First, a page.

Freedom is the most precious of all our attainments and the most vulnerable. People have devoted their lives to it and given their lives for it. Our freedom in this country is the outcome of centuries. It is the consequence of a history that knows no equal and has brought us to where we are now.
These patriotic words didn't come from one of Ronald Reagan's speeches, or even from the quill of Thomas Jefferson. They were spoken less than a year ago by a Dutch Member of Parliament (MP) named Geert Wilders. He's on trial in the Netherlands for "inciting hatred and discrimination." The above and following quotes are from his pretrial speech last January. In recess since June, the trial resumes this week, and we should all pay close attention.
Wilders is far from a household name, but many know him as the man who equates the Holy Qu'ran to Hitler's Mein Kampf and says that it too should be banned in his country; who emphasized this point by producing a seventeen-minute film called Fitna, which paired images of violent jihad with direct quotes from the Qu'ran; and, most recently, who gave a speech in New York City on September 11 against the planned Cordoba House Islamic center at Ground Zero.
Even those most familiar with the name struggle with it. The easiest way to say it in English is "Kyeert Wildars" (short i, roll both rs if you can), or if that's too hard, "Kurt Wilders" (short i, like "ill," not "ice"). He's been misrepresented by the left as an anti-Muslim fascist -- and also by some conservative mouthpieces like Glenn Beck, who agree -- but mostly, Wilders and his trial have gone ignored in this country. If Wilders were a fellow American, his words would never have landed him in federal court. And if they did, we should all be justifiably outraged. Yet the same pressures pitting freedom of speech against Islamic law in Europe are underway here. In a coincidence of perhaps eerie prescience, Wilder's fate is expected to be decided November 4, two days after one of the most pivotal elections in United States history.
I believe with all my heart and soul that the freedom in the Netherlands is threatened. That what our heritage is, what generations could only dream about, that this freedom is no longer a given, no longer self-evident.
An alarmist, or is he merely sounding the alarm? Article 7 of the Dutch "Grondwet," or Constitution of the Netherlands, grants its citizens the right to make public ideas and feelings without prior censorship. However, it does not exonerate them of liabilities under the law. This is akin to the famous "can't yell fire in a crowded movie theatre" caveat to protected speech here in America that was used as an example by Supreme Court Justice Oliver Wendell Holmes. In the Muslim world, "liabilities" is very narrowly defined under shar'ia law to include any offense against Islam, by anyone anywhere, and Wilders finds himself in court in a city where a quarter of the inhabitants are now Muslim.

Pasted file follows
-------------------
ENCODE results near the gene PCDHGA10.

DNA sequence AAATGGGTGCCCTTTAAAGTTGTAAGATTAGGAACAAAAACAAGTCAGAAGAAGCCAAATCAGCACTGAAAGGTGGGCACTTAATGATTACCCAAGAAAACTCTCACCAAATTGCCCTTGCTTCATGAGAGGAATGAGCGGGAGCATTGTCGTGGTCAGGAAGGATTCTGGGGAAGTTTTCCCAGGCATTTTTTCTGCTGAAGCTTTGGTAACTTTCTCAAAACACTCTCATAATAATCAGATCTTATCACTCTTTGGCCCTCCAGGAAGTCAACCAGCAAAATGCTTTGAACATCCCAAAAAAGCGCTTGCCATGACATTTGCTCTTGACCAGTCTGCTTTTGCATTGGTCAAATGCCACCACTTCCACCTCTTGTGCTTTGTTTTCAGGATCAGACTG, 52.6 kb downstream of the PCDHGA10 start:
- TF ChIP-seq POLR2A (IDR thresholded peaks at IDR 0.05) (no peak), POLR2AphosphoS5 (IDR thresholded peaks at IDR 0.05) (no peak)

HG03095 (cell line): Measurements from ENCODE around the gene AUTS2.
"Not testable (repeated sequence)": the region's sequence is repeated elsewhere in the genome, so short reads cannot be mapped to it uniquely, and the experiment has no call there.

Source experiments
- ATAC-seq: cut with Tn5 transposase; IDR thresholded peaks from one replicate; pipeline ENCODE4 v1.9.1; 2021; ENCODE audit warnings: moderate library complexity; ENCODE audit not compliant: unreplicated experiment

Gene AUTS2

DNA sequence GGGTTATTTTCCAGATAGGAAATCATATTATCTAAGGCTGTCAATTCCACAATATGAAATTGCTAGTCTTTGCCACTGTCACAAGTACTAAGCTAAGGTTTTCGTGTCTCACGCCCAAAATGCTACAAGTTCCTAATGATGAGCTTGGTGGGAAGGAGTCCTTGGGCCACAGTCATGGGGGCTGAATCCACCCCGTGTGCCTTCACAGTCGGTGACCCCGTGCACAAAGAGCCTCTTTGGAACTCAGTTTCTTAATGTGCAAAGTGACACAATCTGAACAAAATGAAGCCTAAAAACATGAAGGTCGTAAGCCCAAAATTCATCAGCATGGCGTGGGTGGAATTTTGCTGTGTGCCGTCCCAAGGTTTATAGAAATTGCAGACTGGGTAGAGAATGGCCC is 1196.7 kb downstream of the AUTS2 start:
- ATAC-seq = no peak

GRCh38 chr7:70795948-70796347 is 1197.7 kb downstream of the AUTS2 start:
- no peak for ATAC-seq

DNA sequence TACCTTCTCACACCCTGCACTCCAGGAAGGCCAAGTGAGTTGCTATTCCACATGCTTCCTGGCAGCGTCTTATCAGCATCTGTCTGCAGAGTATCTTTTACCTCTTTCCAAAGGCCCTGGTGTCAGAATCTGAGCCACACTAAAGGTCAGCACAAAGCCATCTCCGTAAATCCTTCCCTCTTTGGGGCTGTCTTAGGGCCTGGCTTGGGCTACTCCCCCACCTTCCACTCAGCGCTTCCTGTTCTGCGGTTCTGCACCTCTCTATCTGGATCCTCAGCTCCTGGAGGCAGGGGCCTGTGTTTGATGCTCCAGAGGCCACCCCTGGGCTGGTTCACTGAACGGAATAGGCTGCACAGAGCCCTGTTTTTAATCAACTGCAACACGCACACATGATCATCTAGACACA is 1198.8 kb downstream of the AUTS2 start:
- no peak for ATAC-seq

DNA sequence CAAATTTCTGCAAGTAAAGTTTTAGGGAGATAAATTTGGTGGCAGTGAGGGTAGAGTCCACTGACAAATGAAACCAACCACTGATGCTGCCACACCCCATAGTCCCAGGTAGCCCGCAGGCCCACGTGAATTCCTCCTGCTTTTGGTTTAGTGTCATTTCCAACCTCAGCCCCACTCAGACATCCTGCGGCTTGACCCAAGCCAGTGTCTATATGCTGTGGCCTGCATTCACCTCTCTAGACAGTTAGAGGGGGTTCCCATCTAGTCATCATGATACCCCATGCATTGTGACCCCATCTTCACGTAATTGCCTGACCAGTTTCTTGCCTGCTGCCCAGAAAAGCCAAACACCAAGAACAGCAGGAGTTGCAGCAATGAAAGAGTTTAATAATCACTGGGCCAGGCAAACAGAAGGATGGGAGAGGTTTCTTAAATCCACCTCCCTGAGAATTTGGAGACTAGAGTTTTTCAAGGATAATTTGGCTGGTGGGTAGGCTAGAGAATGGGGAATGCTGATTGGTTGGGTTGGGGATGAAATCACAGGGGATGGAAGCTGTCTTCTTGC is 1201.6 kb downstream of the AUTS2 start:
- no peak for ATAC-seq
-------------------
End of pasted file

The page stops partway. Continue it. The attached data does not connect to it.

Our own "Kurt Wilderses" have been echoing Wilder's concerns about the rising political influence of Islamists here at home. New York Times bestselling author Robert Spencer first described this threat in his 2008 book Stealth Jihad: How Radical Islam is Subverting America without Guns or Bombs. Andrew McCarthy, decorated former federal prosecutor and author of books about his experience prosecuting jihadists, has also written in great detail about the history of the Muslim Brotherhood and Islamists' goal of subverting Western society from within. Whether because their statements have been less provocative, their profiles lower, or our free speech protections greater, they haven't attracted the controversy the Dutch MP has.
I know that the words I use are sometimes harsh, but they are never rash ... I have nothing against Muslims. I have a problem with Islam and the Islamization of our country because Islam is at odds with freedom.
Wilders' case illustrates perfectly the two-pronged strategy of stealth jihad at work. The "moderate" voices of Islam, lawyers and Muslim activists working within his own society, demand that the government defend their "constitutional" rights, effectively instituting acceptance of Islamic Law, or shar'ia. At the same time, "radical" voices in the heart of Islam literally call for his head.
Wilders lives under the threat of "fatwa," an Islamic concept with which we are all familiar. More specifically, a well-known Australian cleric recently called for his beheading. We in the West have also learned enough about Islam not to take these threats lightly.
I devote my life to the defence of our freedom. I know what the risks are and I pay a price for it every day. I do not complain about it; it is my own decision. I see that as my duty and it is why I am standing here.